Two Northern California women who say medical marijuana is
their only shield from a life of agony take their case to
the U.S. Supreme Court on Monday in a clash between federal
power to regulate drug use and a state's authority to determine
medical care for its residents.
It is a case of unusual alliances, with some prominent conservative
organizations siding with the patients on the issue of states'
rights and limited federal powers. A ruling is due by the
end of June.
This will be the court's first look at medical marijuana since
2001, when the justices upheld the federal shutdown of an
Oakland pot dispensary and found no exemption in federal drug
laws for claims of medical necessity. The case appears to
represent advocates' last hope of winning legal protection
from the federal crackdown that began in 1996, when Californians
approved the nation's first law allowing patients to use marijuana
with a doctor's approval.
Similar laws have been passed since then in nine other states:
Washington, Oregon, Alaska, Hawaii, Nevada, Colorado, Maine,
Vermont and Montana. But federal law since 1970 has classified
marijuana as a dangerous drug with no legitimate use and has
prohibited possession, cultivation and distribution.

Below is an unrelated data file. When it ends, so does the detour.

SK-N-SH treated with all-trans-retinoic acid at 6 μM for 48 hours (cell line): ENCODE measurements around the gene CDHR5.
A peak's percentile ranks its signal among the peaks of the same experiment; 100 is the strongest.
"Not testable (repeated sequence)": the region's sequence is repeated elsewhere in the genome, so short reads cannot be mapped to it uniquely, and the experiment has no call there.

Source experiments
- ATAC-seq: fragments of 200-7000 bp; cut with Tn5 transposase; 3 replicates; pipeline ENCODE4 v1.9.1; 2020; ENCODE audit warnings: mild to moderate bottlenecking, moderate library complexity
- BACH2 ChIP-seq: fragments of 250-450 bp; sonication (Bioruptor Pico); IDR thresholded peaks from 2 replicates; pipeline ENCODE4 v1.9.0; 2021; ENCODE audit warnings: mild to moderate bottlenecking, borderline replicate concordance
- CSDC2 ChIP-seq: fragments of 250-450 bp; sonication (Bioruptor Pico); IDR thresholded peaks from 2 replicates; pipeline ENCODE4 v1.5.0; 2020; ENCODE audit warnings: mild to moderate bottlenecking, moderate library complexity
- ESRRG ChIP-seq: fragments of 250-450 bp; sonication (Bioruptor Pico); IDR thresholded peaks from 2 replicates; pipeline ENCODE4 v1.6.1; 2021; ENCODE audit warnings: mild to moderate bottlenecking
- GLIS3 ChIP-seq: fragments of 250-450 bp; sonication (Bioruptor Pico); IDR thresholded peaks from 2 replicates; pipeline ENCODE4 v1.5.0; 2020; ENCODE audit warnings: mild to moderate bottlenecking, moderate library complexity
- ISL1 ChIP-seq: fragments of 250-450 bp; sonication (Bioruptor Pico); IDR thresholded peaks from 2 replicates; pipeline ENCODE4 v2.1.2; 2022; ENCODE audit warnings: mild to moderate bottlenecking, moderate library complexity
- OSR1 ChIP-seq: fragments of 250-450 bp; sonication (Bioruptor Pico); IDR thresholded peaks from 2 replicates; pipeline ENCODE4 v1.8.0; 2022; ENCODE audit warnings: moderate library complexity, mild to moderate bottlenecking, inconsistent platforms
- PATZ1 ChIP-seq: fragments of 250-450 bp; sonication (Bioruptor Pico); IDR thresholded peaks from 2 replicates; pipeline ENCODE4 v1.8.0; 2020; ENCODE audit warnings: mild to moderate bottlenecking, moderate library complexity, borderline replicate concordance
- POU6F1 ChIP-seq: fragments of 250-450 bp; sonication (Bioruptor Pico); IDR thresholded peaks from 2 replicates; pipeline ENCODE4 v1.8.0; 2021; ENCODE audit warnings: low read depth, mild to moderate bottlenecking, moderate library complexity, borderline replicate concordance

The Bush administration has enforced the law aggressively
in California, with a series of raids and criminal prosecutions.
The question before the court is whether individual patients
-- and, possibly, some of their suppliers -- are immune from
The argument goes like this: The Constitution authorizes Congress
to regulate interstate commerce. But no interstate commerce
is involved when patients, acting legally under state law,
use marijuana that was grown within the state and supplied
The counterargument, by the government and its allies, is
that all illicit drug use affects interstate commerce. Even
freely supplied marijuana boosts the demand for the drug,
reduces the overall supply and may affect the price, the government
says; in addition, pot looks the same whether it's grown locally
or shipped between states.
The Ninth U.S. Circuit Court of Appeals in San Francisco ruled
in favor of the patients last December, saying their use of
marijuana was noncommercial and was beyond the power of Congress
to prohibit. The court also told federal judges to decide
whether the ruling -- if it survives Supreme Court review
- - would protect a marijuana cooperative in Oakland, which
was closed by a government lawsuit, and another in Santa Cruz,
which was raided by federal agents.
One of the plaintiffs in the case before the Supreme Court,
Angel Raich of Oakland, obtains marijuana from two anonymous
suppliers and uses it every two hours to ward off pain and
loss of appetite from a brain tumor, seizure disorder and
other debilitating conditions. Co-plaintiff Diane Monson of
Oroville (Butte County) takes marijuana to combat back pain
and muscle spasms and grew her own plants until federal agents
seized them in 2002. Both have doctors' recommendations and
say they tried all available legal medicines without success.
Their hopes depend on swaying one or more of the court's conservative